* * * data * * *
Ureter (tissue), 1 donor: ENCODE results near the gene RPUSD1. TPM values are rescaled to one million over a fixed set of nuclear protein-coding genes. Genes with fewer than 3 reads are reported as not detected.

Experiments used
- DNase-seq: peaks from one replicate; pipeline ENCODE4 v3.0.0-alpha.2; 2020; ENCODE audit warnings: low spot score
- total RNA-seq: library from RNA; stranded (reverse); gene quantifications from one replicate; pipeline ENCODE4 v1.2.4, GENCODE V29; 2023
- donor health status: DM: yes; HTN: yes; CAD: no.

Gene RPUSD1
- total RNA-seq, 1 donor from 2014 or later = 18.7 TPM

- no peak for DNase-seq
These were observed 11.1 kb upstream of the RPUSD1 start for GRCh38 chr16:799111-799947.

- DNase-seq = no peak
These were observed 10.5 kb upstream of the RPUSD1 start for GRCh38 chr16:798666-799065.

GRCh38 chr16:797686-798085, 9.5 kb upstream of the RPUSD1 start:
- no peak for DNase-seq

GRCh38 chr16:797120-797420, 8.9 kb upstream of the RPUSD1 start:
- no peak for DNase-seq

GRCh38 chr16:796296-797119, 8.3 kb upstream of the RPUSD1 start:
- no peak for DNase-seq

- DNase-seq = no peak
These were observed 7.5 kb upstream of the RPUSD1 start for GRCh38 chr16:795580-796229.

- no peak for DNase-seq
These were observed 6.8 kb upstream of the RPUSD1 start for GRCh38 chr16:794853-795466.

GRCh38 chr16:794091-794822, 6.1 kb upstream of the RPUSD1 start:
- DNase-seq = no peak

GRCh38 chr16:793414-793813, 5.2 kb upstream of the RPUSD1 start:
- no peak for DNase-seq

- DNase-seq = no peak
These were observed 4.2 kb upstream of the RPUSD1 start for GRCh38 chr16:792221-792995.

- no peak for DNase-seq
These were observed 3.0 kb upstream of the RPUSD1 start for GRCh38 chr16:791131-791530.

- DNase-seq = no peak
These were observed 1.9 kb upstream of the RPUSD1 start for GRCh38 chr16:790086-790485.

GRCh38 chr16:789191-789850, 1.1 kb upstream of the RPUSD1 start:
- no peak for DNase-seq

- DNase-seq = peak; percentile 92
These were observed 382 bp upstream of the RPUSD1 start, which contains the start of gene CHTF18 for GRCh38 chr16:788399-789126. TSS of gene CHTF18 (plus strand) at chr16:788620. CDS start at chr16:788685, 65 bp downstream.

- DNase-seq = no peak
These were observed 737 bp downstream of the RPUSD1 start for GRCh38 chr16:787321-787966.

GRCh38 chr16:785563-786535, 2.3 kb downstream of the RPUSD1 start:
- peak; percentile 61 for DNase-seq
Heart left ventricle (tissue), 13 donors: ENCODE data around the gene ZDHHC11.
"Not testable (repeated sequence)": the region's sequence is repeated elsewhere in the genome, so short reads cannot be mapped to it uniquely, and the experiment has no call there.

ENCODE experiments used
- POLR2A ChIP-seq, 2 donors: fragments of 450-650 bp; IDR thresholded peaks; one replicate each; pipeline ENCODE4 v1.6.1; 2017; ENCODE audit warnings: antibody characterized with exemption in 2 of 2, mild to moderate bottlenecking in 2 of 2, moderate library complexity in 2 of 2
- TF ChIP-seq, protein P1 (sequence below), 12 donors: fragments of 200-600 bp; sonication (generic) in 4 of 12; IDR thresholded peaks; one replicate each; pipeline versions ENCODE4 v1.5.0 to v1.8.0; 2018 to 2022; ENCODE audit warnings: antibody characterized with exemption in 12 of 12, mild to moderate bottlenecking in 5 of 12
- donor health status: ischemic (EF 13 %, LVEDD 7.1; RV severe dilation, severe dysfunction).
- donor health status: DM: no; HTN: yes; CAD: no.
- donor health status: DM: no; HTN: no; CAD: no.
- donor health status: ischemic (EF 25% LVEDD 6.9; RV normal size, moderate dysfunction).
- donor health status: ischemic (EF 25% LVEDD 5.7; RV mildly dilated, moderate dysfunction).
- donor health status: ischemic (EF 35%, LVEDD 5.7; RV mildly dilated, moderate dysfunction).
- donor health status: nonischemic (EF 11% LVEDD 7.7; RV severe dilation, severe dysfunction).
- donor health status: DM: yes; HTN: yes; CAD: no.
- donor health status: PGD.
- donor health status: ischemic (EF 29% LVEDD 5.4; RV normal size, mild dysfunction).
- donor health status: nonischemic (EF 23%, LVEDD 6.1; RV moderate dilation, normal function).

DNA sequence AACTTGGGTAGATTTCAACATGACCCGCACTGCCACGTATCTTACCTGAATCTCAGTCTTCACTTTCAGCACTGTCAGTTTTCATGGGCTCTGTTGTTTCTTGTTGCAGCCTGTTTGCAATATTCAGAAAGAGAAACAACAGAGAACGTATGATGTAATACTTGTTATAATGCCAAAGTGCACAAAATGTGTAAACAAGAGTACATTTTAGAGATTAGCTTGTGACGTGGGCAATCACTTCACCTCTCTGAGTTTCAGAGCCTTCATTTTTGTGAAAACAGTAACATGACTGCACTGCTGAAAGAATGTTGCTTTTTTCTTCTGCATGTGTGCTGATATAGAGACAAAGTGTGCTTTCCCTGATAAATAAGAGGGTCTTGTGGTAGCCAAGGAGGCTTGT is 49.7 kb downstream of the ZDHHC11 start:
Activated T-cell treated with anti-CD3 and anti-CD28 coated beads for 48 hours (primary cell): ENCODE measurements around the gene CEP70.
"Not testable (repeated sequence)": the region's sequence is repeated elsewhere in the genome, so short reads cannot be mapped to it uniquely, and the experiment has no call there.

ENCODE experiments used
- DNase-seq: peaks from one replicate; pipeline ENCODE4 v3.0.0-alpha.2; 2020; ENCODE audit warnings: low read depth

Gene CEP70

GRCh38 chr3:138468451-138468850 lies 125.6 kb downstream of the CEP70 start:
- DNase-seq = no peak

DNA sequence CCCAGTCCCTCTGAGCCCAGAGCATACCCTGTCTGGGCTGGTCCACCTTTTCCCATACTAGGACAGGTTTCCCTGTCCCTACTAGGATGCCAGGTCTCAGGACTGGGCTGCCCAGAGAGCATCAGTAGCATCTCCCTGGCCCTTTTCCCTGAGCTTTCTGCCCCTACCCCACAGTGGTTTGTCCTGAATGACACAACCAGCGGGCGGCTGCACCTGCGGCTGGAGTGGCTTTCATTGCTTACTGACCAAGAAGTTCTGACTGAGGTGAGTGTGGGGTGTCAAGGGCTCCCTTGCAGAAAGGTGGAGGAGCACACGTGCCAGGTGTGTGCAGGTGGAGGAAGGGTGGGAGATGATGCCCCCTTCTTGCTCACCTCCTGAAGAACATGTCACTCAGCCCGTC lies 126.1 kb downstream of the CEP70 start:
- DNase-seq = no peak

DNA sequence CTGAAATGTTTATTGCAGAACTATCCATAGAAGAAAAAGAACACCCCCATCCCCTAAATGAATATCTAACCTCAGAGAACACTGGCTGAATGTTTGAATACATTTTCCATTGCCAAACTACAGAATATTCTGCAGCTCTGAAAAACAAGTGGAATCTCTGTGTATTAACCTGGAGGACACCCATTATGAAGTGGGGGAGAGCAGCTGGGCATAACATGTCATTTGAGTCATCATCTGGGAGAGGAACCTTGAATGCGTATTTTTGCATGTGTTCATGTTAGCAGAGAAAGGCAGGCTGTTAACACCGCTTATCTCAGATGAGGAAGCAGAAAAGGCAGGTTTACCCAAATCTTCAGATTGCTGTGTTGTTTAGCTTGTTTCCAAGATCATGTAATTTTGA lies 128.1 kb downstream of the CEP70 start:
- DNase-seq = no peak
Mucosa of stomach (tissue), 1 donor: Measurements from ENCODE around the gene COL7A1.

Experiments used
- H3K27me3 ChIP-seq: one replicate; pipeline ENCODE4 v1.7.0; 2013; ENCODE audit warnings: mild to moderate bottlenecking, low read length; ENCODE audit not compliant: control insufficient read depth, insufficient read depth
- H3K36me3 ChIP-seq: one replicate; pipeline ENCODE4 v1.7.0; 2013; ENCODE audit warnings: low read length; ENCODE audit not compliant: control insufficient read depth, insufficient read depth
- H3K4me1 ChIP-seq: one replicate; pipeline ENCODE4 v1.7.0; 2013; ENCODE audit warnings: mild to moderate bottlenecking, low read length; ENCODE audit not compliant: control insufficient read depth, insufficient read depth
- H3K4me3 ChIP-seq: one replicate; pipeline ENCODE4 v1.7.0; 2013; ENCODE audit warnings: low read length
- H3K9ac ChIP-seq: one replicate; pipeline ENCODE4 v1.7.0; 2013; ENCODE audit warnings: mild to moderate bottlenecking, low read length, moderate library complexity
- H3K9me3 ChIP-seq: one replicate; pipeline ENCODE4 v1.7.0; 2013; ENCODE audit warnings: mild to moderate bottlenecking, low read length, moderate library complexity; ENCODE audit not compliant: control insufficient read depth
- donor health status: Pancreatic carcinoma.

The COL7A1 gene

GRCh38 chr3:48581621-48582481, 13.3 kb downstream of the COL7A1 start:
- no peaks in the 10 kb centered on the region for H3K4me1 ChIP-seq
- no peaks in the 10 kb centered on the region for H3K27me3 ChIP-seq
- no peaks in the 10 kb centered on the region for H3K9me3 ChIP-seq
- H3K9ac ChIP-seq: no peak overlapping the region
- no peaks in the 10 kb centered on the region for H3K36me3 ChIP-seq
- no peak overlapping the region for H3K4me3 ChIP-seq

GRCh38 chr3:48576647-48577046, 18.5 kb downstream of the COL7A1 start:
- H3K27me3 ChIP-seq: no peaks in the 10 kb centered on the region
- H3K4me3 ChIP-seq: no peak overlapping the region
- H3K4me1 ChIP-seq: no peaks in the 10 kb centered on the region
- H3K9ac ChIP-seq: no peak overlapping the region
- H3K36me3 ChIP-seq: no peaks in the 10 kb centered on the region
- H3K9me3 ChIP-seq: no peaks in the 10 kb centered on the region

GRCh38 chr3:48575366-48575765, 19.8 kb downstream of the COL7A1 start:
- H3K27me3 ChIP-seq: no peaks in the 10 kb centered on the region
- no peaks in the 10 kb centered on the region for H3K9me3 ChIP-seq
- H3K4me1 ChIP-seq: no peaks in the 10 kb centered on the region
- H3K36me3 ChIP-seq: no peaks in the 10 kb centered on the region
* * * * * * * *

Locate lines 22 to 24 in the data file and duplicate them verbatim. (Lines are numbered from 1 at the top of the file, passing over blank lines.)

GRCh38 chr16:794091-794822, 6.1 kb upstream of the RPUSD1 start:
- DNase-seq = no peak

GRCh38 chr16:793414-793813, 5.2 kb upstream of the RPUSD1 start: